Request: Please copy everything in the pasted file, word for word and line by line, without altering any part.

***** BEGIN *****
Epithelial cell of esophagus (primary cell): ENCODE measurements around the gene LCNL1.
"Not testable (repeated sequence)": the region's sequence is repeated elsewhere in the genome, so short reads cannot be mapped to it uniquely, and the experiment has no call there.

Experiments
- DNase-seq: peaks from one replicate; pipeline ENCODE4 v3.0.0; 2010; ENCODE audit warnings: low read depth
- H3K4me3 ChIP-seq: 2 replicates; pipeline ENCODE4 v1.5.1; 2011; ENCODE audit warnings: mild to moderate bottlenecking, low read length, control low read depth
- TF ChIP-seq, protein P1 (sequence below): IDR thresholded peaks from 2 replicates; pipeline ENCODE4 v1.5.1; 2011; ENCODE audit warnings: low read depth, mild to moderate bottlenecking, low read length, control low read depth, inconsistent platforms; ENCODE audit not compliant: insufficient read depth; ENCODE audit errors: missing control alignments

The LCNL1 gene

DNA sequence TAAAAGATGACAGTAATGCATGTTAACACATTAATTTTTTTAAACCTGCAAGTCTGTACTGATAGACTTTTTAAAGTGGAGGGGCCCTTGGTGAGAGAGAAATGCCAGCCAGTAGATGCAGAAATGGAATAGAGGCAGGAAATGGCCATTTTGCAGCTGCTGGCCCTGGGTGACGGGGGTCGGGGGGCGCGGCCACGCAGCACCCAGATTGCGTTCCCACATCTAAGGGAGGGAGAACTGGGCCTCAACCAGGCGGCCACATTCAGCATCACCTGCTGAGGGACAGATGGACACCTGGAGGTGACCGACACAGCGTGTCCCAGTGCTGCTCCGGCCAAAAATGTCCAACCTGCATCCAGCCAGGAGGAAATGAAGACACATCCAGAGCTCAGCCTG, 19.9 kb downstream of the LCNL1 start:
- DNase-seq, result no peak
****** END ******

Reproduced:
Epithelial cell of esophagus (primary cell): ENCODE measurements around the gene LCNL1.
"Not testable (repeated sequence)": the region's sequence is repeated elsewhere in the genome, so short reads cannot be mapped to it uniquely, and the experiment has no call there.

Experiments
- DNase-seq: peaks from one replicate; pipeline ENCODE4 v3.0.0; 2010; ENCODE audit warnings: low read depth
- H3K4me3 ChIP-seq: 2 replicates; pipeline ENCODE4 v1.5.1; 2011; ENCODE audit warnings: mild to moderate bottlenecking, low read length, control low read depth
- TF ChIP-seq, protein P1 (sequence below): IDR thresholded peaks from 2 replicates; pipeline ENCODE4 v1.5.1; 2011; ENCODE audit warnings: low read depth, mild to moderate bottlenecking, low read length, control low read depth, inconsistent platforms; ENCODE audit not compliant: insufficient read depth; ENCODE audit errors: missing control alignments

The LCNL1 gene

DNA sequence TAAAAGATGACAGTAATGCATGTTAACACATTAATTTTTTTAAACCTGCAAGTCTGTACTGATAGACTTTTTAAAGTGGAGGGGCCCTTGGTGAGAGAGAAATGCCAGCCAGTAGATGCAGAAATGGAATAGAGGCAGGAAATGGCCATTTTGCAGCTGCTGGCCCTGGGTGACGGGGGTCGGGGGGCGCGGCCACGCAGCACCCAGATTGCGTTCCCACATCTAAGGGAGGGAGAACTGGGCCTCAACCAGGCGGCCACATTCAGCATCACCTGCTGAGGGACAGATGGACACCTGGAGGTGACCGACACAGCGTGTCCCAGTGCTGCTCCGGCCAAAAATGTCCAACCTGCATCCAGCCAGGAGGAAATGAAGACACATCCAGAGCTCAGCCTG, 19.9 kb downstream of the LCNL1 start:
- DNase-seq, result no peak